OK, if you like to frequently pull levers, that's a reason. I'm all in for automatics. And while most of the others aren't, they nonetheless are complaining about too little low end torque and having to shift too much.
So why don't you ride one of those Aprilia Manas or a scooter? I had a blast riding my old MB5, yes I wanted a bit more power, maybe a CR80 in it, but it was more fun to ride hard than many bikes I'd ridden when selling bikes. Same when off road with bikes, the 125 rewarded good riding. As I said, I find it fun to shift and work the bike, engine and all.


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Originally Posted by Wraith Rider View Post
That's true, but it's true as well that accelerating hard up to 100...120mph on roads other than the Autobahn, restricted to 62mph, is as much fun.
Yeah, all two shifts... and I'm still doing 80! Again, here in most states doing 20 mph over the speed limits is frowned upon and a buck twenty gets you possibly hand cuffed a ride to the jail along with your bike being towed. Boy is that fun! Just can't wait to do it.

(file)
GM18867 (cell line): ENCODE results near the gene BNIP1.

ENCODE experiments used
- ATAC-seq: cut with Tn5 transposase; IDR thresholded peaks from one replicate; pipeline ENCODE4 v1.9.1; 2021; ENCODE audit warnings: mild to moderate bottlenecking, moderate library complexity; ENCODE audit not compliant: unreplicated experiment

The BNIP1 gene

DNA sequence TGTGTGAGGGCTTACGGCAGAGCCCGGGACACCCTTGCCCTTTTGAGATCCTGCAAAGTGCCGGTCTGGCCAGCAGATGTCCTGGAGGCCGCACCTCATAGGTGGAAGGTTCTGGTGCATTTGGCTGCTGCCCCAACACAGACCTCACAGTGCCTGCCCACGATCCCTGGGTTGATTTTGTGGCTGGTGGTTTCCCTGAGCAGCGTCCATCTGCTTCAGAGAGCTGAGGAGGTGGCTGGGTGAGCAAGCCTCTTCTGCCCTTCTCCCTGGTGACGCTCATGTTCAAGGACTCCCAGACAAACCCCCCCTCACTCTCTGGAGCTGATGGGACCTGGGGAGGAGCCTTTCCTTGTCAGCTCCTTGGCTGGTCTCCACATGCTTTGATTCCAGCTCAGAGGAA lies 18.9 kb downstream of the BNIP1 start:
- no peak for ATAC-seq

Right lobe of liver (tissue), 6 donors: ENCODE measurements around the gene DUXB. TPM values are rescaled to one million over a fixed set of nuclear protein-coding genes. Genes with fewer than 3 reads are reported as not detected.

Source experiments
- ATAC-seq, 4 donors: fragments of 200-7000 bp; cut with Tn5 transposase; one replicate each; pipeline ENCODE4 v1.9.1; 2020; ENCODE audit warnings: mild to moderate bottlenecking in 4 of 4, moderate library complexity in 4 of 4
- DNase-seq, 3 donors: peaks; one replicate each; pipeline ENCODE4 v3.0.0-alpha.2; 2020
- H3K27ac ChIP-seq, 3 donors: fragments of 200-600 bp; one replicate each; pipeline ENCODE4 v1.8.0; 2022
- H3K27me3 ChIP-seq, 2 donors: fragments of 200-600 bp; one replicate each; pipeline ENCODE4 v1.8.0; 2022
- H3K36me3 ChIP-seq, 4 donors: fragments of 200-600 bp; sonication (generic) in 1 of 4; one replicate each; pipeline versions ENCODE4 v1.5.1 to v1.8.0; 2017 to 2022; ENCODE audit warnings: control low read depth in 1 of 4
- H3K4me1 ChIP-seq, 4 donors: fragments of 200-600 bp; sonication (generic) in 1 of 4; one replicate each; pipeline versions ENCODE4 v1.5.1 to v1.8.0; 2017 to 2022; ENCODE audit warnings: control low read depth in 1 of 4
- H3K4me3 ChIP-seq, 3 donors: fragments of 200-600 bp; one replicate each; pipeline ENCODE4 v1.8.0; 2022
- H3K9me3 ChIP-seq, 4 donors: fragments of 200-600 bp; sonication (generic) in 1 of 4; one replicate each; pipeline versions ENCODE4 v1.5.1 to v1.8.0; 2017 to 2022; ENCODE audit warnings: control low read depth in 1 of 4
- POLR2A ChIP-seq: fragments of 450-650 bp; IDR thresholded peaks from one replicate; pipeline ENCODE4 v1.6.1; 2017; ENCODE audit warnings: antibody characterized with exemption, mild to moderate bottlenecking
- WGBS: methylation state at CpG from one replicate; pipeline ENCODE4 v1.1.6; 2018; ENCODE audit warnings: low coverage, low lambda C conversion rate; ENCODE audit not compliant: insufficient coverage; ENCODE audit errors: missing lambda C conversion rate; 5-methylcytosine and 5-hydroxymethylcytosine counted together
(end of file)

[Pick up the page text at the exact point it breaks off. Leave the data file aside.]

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Originally Posted by Wraith Rider View Post
I'm talking on road. There you have agility, good braking and high corner speed with the big bike as well. And in addition you have power.
It's not as if you had to exchange the one for the other, you just can have both. Off road is an other deal of course.
I kept riding up the tail pipe of my buddy on his ZX14 on KY SR 32, because it was handcuffing him. The power is too much for the tightness of the road corners and the extra weight makes braking and turning more effort. I could have passed him almost anywhere with my dinky 550, and he is no slouch on pavement. Either one of us could have passed both bikes with our dual sport/supermotos.